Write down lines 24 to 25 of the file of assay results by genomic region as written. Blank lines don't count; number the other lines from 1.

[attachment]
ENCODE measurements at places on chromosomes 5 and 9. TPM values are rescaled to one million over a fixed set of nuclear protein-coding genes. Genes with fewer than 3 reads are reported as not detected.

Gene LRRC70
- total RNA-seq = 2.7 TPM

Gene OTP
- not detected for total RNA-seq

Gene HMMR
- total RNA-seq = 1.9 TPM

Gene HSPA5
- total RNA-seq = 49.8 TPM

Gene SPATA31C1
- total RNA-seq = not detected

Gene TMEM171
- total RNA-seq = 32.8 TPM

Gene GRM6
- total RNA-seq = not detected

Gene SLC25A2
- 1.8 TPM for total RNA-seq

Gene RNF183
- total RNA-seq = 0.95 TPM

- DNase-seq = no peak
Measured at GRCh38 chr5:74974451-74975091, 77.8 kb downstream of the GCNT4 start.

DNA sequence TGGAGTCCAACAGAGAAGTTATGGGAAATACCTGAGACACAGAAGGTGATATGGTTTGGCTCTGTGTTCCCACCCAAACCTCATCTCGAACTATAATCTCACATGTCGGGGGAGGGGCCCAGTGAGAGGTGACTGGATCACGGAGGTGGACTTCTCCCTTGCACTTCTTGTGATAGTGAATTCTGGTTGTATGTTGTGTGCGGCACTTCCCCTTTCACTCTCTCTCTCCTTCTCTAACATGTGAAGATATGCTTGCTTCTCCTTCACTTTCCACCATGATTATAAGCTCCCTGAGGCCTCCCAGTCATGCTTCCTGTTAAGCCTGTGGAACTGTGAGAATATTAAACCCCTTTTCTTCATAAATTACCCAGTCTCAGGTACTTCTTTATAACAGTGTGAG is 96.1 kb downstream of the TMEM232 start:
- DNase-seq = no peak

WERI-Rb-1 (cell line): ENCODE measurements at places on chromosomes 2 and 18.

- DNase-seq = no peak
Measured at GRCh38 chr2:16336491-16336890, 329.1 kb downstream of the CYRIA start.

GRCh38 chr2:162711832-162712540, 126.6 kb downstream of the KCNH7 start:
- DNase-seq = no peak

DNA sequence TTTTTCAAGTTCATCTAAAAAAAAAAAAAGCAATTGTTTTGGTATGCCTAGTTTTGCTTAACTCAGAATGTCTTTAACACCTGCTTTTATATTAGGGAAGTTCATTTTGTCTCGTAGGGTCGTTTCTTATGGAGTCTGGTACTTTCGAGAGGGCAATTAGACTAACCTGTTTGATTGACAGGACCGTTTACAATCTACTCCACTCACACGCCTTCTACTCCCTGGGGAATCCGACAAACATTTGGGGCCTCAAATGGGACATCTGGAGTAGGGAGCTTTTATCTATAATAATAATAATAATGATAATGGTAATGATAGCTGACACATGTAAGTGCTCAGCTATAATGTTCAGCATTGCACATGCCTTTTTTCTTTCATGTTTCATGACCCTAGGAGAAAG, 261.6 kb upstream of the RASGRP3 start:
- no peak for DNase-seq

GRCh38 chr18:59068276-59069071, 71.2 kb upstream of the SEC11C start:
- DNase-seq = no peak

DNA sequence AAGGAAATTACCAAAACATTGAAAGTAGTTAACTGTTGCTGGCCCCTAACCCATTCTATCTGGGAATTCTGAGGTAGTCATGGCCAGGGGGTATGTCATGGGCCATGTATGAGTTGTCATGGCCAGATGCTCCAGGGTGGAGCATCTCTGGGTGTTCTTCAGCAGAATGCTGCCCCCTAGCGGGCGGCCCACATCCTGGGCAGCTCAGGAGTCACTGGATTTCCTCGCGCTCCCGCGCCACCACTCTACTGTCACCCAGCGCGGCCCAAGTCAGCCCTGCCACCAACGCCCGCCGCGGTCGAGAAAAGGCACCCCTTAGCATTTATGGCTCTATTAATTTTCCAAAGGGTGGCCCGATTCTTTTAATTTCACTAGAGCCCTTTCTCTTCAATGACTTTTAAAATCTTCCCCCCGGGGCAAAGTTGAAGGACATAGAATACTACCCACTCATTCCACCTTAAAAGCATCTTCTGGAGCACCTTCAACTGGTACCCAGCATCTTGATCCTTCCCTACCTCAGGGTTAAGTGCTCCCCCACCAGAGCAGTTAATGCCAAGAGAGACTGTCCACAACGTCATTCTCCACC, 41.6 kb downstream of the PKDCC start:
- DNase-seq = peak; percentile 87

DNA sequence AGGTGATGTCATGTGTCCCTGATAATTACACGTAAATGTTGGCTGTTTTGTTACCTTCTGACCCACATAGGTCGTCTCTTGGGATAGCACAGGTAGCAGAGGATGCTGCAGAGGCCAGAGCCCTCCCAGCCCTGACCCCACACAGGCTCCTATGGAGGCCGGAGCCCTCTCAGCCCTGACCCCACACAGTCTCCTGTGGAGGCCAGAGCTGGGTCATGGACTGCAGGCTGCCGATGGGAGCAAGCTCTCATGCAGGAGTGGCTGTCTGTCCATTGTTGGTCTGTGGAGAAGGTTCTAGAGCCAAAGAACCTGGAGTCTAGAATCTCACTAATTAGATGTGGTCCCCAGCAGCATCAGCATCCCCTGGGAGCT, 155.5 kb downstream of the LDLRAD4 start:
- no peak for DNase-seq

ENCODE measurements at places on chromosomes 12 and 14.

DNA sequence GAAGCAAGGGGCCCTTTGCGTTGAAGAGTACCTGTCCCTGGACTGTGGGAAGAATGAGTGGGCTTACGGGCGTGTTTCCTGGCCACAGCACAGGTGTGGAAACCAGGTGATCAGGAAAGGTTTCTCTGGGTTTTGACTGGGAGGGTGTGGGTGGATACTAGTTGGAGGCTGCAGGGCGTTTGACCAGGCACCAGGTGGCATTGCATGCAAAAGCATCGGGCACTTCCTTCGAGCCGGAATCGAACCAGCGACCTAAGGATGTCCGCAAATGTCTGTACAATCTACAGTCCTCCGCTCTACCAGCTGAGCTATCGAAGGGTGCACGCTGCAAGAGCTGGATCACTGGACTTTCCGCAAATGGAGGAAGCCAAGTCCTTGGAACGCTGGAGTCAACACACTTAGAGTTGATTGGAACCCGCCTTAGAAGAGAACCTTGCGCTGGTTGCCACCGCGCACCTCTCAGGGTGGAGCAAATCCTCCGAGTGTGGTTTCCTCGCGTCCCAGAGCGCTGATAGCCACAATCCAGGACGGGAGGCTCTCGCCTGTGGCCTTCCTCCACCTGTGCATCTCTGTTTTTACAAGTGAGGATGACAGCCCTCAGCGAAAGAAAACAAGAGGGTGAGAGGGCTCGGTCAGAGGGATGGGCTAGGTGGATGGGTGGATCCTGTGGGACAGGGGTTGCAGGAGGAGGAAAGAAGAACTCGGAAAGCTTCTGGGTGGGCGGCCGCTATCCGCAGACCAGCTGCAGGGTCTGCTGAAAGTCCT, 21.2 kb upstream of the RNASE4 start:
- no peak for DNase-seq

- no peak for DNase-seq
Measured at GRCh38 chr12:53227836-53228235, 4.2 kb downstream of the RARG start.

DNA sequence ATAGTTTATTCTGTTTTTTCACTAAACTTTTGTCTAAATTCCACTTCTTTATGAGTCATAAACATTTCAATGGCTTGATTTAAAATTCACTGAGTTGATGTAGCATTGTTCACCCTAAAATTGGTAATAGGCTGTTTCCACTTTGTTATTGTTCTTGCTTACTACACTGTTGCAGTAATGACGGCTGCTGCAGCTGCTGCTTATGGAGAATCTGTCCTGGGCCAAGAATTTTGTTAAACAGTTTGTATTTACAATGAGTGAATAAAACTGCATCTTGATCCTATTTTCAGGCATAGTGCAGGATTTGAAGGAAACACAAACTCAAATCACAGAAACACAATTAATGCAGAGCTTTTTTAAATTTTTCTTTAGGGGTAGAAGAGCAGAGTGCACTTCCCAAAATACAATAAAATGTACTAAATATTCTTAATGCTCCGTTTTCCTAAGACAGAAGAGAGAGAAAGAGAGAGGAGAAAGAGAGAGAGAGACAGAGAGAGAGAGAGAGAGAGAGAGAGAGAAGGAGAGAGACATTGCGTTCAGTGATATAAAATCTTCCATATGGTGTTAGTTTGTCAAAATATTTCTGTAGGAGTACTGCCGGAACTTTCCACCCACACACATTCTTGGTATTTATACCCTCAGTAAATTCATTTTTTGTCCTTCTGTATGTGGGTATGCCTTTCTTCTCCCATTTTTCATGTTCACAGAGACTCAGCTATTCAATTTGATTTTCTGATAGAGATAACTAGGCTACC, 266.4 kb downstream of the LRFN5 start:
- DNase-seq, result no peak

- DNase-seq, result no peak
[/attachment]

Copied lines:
WERI-Rb-1 (cell line): ENCODE measurements at places on chromosomes 2 and 18.

- DNase-seq = no peak